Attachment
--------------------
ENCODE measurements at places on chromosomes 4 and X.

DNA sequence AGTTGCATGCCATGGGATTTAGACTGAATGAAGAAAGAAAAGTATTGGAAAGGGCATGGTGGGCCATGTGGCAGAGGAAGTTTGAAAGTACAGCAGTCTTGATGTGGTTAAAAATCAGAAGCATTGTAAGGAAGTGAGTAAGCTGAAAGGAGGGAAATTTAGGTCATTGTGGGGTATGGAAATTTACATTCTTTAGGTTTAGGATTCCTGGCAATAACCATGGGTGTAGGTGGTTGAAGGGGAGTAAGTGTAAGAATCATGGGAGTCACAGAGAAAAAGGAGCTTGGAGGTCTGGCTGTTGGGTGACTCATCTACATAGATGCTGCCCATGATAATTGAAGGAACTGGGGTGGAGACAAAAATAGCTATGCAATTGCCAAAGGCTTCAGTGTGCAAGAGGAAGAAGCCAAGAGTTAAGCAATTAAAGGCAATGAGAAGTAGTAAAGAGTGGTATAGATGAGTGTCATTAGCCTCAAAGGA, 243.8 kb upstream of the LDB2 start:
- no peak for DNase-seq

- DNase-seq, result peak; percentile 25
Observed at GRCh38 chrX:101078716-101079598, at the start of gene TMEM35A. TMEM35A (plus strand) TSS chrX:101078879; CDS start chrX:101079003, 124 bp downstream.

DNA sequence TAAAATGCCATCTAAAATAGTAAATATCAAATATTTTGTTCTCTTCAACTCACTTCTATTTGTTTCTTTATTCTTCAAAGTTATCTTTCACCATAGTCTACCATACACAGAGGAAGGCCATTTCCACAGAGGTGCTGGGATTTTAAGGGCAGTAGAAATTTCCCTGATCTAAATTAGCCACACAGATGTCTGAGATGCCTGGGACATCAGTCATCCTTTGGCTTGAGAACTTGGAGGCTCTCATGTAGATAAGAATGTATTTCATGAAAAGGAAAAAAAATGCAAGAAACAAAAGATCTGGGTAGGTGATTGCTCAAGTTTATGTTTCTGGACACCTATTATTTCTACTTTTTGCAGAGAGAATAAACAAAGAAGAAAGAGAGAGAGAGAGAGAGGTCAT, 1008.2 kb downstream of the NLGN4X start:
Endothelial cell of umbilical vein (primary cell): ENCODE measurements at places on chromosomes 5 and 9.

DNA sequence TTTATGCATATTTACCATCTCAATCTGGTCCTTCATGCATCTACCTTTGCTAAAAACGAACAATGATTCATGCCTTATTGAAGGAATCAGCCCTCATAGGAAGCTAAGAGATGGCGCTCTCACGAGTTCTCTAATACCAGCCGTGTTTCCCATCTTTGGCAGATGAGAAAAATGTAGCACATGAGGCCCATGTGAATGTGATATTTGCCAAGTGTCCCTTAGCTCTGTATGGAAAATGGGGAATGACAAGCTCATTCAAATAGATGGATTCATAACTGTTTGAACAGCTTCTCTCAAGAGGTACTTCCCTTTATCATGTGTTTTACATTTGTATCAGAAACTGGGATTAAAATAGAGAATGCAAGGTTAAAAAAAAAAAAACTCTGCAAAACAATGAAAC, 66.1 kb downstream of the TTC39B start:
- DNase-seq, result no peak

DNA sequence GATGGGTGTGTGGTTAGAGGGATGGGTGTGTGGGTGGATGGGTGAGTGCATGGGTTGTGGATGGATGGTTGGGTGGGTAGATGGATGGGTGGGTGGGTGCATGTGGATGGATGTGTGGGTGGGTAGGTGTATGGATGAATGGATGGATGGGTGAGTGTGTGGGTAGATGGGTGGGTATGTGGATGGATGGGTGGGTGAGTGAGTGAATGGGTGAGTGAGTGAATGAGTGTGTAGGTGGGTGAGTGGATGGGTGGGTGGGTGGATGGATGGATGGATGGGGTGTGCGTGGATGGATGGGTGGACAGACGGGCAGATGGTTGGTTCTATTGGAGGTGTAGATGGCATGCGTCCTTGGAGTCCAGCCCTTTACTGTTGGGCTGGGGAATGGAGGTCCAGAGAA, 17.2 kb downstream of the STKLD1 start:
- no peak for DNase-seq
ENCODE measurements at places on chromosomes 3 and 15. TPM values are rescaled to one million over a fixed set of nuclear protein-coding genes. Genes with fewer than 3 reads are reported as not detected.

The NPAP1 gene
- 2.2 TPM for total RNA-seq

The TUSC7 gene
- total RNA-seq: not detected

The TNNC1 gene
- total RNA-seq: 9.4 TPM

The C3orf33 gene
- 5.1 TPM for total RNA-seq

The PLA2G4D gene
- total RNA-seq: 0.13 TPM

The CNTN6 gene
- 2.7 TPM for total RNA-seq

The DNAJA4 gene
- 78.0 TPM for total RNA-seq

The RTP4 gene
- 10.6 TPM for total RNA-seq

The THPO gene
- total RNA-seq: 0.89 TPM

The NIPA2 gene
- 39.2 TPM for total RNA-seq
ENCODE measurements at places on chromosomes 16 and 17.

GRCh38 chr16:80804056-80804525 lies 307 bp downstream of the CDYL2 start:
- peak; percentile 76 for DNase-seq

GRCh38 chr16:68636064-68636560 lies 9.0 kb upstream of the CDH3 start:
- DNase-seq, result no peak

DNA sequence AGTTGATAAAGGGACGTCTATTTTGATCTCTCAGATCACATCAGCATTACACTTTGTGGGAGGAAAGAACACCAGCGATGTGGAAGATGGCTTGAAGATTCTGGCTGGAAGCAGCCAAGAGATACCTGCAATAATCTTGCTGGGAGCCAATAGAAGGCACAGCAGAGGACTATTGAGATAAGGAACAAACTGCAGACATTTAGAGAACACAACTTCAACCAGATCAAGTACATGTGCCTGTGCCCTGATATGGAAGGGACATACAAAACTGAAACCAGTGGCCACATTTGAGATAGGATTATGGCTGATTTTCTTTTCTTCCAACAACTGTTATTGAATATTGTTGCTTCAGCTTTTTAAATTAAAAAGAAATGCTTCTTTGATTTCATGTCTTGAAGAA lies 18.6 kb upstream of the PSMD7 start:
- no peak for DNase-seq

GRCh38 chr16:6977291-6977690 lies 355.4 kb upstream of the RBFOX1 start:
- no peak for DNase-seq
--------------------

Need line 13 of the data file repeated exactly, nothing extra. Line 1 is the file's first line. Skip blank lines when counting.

The NPAP1 gene